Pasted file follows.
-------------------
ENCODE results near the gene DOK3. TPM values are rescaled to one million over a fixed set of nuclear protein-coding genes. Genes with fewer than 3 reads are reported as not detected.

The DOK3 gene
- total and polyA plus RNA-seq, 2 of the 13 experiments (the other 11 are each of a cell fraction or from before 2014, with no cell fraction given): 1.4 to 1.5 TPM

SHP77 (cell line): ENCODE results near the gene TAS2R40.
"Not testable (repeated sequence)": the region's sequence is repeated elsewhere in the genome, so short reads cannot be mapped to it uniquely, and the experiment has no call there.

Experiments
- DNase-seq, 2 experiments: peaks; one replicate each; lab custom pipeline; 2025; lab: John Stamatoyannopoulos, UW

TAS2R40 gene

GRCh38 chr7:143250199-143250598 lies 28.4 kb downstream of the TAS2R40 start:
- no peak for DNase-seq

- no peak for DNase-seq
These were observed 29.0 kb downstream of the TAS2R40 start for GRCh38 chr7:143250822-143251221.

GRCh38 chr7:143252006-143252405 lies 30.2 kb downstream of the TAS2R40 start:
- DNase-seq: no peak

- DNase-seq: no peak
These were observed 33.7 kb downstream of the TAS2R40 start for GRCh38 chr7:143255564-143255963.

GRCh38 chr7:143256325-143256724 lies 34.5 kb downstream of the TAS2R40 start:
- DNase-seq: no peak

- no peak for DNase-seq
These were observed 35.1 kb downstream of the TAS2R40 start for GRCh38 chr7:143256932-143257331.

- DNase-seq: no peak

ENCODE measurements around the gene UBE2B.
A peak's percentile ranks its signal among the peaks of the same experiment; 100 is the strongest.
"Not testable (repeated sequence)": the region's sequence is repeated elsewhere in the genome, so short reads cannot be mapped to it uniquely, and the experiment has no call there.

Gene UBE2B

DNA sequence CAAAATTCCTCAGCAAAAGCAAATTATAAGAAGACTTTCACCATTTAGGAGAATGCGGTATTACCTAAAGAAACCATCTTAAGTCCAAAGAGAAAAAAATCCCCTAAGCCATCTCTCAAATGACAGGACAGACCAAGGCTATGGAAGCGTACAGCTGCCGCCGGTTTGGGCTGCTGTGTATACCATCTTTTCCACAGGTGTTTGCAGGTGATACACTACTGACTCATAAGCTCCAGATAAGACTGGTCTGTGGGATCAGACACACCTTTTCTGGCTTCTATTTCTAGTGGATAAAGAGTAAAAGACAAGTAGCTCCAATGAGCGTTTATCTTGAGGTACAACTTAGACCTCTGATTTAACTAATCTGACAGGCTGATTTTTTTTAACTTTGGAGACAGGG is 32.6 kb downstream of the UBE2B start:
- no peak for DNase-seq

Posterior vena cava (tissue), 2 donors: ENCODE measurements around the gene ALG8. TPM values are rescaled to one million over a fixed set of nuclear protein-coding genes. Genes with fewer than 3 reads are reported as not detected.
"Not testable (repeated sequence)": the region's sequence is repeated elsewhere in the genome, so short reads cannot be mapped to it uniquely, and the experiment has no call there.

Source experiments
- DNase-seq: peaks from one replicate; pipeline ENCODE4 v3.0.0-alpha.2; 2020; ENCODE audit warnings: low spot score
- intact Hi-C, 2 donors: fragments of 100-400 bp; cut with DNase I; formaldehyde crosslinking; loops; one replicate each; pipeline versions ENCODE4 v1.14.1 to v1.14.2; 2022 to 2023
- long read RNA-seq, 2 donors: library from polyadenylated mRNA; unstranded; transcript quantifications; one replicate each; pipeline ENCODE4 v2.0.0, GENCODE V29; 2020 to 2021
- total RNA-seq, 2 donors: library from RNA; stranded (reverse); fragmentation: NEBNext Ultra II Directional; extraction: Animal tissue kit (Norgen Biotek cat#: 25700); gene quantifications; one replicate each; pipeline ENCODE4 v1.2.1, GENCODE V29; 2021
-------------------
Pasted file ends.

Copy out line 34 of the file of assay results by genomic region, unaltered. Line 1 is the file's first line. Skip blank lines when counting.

- total RNA-seq, 2 donors: library from RNA; stranded (reverse); fragmentation: NEBNext Ultra II Directional; extraction: Animal tissue kit (Norgen Biotek cat#: 25700); gene quantifications; one replicate each; pipeline ENCODE4 v1.2.1, GENCODE V29; 2021